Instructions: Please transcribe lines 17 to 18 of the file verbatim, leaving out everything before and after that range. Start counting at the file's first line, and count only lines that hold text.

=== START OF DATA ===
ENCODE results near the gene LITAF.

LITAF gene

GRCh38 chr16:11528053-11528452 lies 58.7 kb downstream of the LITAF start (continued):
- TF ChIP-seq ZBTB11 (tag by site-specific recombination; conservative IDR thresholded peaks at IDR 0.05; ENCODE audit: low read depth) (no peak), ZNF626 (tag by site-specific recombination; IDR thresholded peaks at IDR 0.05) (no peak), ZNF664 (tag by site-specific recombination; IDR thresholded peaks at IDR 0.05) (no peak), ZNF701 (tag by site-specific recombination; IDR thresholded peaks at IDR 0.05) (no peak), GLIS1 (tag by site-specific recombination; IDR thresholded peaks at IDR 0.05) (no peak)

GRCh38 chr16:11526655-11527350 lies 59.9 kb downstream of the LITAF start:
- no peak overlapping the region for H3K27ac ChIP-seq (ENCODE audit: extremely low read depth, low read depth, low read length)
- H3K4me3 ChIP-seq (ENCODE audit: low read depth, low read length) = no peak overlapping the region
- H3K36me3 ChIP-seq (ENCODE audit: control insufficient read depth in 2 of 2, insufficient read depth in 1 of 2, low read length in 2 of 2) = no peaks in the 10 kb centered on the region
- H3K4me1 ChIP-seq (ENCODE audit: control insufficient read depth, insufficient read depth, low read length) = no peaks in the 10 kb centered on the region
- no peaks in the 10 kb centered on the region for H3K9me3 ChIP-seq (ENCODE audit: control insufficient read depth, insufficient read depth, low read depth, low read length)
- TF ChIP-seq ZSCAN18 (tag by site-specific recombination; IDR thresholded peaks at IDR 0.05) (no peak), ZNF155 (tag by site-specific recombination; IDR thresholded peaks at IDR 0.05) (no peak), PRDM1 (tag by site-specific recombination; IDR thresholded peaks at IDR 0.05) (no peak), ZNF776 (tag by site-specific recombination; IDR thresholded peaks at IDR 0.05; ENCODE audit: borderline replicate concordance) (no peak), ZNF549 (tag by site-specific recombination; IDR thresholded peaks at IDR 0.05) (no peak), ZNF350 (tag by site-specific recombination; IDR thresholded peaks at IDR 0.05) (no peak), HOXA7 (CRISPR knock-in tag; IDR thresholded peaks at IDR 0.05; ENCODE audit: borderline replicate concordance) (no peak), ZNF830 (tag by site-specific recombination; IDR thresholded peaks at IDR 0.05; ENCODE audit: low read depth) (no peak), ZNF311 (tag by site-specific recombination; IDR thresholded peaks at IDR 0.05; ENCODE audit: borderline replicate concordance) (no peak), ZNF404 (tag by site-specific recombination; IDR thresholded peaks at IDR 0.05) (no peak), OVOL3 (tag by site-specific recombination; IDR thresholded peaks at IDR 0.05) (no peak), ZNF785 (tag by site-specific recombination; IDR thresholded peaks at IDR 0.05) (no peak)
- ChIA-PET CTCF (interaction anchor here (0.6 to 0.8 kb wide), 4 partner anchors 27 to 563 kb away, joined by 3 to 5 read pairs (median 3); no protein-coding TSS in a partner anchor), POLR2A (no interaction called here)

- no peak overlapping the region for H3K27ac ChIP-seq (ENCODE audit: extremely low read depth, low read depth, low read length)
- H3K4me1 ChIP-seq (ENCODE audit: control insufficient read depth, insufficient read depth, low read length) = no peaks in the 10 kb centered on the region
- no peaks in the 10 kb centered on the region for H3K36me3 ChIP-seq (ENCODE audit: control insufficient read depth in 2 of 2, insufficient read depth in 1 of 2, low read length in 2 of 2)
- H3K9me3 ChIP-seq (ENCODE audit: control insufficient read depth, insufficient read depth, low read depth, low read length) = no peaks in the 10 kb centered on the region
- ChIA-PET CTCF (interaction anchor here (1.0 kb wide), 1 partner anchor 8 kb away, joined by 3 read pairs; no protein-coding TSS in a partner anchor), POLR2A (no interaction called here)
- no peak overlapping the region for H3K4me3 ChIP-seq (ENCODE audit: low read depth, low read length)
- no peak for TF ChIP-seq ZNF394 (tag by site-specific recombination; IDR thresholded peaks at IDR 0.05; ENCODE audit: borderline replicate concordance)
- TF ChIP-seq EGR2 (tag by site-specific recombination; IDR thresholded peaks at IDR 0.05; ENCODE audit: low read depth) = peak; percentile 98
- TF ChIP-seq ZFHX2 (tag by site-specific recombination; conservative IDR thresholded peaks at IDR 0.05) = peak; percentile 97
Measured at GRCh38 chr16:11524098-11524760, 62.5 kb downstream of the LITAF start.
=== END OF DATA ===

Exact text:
- ChIA-PET CTCF (interaction anchor here (1.0 kb wide), 1 partner anchor 8 kb away, joined by 3 read pairs; no protein-coding TSS in a partner anchor), POLR2A (no interaction called here)
- no peak overlapping the region for H3K4me3 ChIP-seq (ENCODE audit: low read depth, low read length)